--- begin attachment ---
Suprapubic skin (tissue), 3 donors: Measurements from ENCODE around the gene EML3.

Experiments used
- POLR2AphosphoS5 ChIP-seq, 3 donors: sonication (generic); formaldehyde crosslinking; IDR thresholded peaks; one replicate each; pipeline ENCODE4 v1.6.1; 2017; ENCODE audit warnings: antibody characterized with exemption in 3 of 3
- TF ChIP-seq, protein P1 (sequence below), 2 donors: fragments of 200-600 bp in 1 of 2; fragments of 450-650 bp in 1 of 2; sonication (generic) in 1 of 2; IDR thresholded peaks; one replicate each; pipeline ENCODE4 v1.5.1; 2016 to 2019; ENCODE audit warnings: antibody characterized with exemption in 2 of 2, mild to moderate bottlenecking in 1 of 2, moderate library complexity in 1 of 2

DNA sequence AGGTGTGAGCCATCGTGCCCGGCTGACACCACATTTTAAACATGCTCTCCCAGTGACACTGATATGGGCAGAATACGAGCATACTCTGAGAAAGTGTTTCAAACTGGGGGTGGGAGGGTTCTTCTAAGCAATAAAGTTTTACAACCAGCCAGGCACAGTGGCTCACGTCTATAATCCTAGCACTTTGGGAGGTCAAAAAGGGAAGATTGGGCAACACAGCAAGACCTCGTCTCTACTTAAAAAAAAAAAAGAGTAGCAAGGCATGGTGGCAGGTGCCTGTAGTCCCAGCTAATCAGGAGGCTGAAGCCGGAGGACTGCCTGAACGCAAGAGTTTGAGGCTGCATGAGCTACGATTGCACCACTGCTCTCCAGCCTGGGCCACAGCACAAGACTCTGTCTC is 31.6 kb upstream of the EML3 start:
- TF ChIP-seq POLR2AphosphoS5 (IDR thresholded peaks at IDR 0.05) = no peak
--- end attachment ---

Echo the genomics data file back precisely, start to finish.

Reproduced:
Suprapubic skin (tissue), 3 donors: Measurements from ENCODE around the gene EML3.

Experiments used
- POLR2AphosphoS5 ChIP-seq, 3 donors: sonication (generic); formaldehyde crosslinking; IDR thresholded peaks; one replicate each; pipeline ENCODE4 v1.6.1; 2017; ENCODE audit warnings: antibody characterized with exemption in 3 of 3
- TF ChIP-seq, protein P1 (sequence below), 2 donors: fragments of 200-600 bp in 1 of 2; fragments of 450-650 bp in 1 of 2; sonication (generic) in 1 of 2; IDR thresholded peaks; one replicate each; pipeline ENCODE4 v1.5.1; 2016 to 2019; ENCODE audit warnings: antibody characterized with exemption in 2 of 2, mild to moderate bottlenecking in 1 of 2, moderate library complexity in 1 of 2

DNA sequence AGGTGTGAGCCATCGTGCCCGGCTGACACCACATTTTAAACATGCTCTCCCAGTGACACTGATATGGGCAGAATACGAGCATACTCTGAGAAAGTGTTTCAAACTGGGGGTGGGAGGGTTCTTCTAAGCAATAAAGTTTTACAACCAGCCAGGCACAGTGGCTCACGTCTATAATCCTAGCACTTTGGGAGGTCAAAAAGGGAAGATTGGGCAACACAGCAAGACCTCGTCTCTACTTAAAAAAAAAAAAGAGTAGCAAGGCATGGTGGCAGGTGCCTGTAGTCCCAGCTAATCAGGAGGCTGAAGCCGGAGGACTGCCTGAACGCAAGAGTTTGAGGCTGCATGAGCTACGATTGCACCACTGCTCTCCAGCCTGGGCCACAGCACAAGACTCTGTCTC is 31.6 kb upstream of the EML3 start:
- TF ChIP-seq POLR2AphosphoS5 (IDR thresholded peaks at IDR 0.05) = no peak